Thanks for explaining more about the 'Christmas tree'. I'd like to see the detail from the Tyrell instrutions if you get around to it, and I'm still not 100% clear.

Thanks for taking the time to pass along all this info to me, G. Yes

 

-Greg

  • Member since
    April 2003
  • From: USA
Posted by keavdog on Wednesday, August 10, 2022 10:54 AM

Hey Real G!  Looks like you're ready for final assembly and looking very sharp.

Thanks,

John

  • Member since
    May 2011
  • From: Honolulu, Hawaii
Posted by Real G on Wednesday, August 10, 2022 1:39 PM

Greg,

OK here are the instruction sheets from Tamiya's Tyrrell P34 in 1/12 (left) and 1/20 (right).

On the 1/12 instructions, parts C3 & C4 make up the fuel injector "Christmas tree".  On the 1/20 instructions, part A26 has them molded integrally without the ports.  I am too lazy to precisely drill 8 holes 45 degrees apart, so I figured paired fuel lines on each side of the cylinder banks would suffice.

Notice how the fuel lines tuck in along the sides of the electrical box, and route under the fuel injection plate.

 

Keavdog,

Sorry for posting a non-GB project (I am trying to get it done before the end of the month).  I'll get onto the Brabham soon!  When I took the photo of the Tyrrell's parts, I thought about the scene in Pink Floyd's "The Wall" where Pink is stoned and is arranging everything in his apartment on the floor.  Indifferent

“Ya ya ya, unicorn papoi!”

  • Member since
    January 2020
  • From: Maryland
Posted by wpwar11 on Wednesday, August 10, 2022 4:03 PM

  Decided to take a break from the engine assembly and paint and decal the body.  As you can see the 99T used just camel yellow paint.  Indycals were used instead of the old kit decals.  They worked well.  Cut  away the carrier film as close to the color as possible.  There is some visible film that I will minimize.  I have a detail set for the mirrors.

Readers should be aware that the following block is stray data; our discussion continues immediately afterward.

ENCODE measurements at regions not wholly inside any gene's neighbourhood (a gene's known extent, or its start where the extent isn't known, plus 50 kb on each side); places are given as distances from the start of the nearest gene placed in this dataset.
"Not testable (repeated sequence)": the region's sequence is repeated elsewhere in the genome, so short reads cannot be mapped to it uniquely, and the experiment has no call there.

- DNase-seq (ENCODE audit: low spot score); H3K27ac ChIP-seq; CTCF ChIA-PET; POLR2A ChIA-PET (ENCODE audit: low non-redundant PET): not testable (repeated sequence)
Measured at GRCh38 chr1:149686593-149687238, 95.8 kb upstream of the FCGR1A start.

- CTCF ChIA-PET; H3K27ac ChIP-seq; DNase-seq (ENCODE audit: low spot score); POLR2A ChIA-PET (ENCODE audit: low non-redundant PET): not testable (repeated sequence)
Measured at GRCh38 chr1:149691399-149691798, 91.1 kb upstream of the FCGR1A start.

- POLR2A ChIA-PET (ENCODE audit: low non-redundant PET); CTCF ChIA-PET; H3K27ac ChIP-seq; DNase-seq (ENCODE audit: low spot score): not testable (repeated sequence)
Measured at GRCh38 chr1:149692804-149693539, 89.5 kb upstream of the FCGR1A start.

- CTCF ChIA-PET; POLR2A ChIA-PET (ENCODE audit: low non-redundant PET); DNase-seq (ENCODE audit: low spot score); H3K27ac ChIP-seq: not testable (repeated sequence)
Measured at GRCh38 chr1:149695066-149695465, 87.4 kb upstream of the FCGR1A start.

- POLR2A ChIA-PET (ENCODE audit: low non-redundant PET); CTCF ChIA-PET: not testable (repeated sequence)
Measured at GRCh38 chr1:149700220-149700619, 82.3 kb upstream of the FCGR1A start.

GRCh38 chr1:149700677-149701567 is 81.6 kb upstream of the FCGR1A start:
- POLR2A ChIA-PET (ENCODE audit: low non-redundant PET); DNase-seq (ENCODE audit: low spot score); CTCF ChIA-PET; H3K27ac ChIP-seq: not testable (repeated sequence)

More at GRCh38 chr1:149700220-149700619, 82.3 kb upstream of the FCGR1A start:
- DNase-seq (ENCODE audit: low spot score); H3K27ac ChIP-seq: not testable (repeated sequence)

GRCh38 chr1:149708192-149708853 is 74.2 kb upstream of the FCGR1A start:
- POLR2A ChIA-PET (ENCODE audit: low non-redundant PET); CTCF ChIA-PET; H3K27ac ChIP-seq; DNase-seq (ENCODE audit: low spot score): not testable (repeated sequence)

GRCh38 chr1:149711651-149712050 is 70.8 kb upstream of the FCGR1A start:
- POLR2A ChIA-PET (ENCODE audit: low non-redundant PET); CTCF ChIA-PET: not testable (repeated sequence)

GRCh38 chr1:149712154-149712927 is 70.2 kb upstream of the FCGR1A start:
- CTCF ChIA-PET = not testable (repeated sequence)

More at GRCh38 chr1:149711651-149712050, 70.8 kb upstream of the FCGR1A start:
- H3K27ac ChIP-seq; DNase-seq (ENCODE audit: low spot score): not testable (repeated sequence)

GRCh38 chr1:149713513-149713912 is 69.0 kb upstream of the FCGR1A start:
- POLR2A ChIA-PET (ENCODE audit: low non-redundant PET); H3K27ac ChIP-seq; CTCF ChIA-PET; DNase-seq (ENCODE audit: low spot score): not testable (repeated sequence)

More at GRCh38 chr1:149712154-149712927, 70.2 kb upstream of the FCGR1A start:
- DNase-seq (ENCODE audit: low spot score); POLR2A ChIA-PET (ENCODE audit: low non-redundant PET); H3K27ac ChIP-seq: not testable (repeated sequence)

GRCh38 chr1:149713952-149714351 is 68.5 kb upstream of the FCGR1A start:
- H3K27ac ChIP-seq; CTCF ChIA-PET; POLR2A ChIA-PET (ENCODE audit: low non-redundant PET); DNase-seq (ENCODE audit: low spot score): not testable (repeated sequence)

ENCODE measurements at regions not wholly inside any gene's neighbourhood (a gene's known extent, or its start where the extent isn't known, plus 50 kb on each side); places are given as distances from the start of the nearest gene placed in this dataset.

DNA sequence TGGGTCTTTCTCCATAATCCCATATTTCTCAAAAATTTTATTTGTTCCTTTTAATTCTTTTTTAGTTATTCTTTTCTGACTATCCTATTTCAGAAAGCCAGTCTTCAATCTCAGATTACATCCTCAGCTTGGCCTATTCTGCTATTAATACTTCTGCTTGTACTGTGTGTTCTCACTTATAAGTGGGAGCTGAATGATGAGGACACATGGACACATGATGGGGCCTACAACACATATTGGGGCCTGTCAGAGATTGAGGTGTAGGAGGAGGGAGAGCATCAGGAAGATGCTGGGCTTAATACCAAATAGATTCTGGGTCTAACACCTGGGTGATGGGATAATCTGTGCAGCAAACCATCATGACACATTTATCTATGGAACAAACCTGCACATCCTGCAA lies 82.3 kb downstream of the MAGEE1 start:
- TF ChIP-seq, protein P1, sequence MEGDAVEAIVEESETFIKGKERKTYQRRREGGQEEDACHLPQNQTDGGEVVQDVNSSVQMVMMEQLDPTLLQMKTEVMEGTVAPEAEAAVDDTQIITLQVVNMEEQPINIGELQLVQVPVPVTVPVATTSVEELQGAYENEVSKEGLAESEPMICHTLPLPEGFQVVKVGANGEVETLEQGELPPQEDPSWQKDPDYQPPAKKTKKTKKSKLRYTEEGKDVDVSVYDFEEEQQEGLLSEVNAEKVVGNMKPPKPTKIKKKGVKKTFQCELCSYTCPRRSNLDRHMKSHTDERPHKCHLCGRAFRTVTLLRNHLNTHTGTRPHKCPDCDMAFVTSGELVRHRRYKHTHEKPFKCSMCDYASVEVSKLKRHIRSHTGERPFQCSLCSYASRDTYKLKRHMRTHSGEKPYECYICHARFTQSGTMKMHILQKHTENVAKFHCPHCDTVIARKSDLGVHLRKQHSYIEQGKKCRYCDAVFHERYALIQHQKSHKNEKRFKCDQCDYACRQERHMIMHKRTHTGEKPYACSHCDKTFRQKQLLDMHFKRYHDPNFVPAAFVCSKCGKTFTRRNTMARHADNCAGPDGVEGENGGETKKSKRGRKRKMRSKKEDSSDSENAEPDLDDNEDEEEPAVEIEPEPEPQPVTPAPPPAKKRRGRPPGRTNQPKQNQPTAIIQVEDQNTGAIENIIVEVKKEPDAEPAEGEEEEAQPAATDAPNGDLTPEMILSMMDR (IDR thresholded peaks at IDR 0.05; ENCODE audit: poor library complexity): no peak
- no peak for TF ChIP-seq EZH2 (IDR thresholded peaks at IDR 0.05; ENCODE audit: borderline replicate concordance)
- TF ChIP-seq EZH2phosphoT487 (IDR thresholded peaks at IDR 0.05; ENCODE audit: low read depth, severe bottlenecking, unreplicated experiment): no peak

Ive been modeling for about 3 years.  This is my first group build.  The work you guys have posted here have been stunning and inspirational for me.  I love F1 and this has been fun.  

Thanks for looking

your friend,

Paul

 

  • Member since
    April 2003
  • From: USA
Posted by keavdog on Wednesday, August 10, 2022 4:12 PM

Wow Paul that looks fantastic!

Thanks,

John

  • Member since
    May 2011
  • From: Honolulu, Hawaii
Posted by Real G on Wednesday, August 10, 2022 6:53 PM

Agreed, excellent work Paul.  My third year models were most certainly glue bombs!

“Ya ya ya, unicorn papoi!”

  • Member since
    May 2013
  • From: Indiana, USA
Posted by Greg on Thursday, August 11, 2022 8:51 AM

Real G

Agreed, excellent work Paul.  My third year models were most certainly glue bombs!

 

That's exactly what I was thinking!

Those blue Indycals over the Camel Yellow are eye-catching for sure, Paul. Nice work! Yes

I'm always curious about clear coats. Did you use one over the top of the decals, and if so, what?

G,

Your post with the 1/12 and 1/24 instructions straightened me out, thanks!!! My 1/24 Lotus Christmas tree parts look to be an exact match with your (1/24th) Tyrell.

I get what you plan to do with poking the fuel lines in the sides of A26..... makes perfect sense now.

It sure is fun having people to help me through my curiousities building this F1 kit. (and mooching off of your research Smile)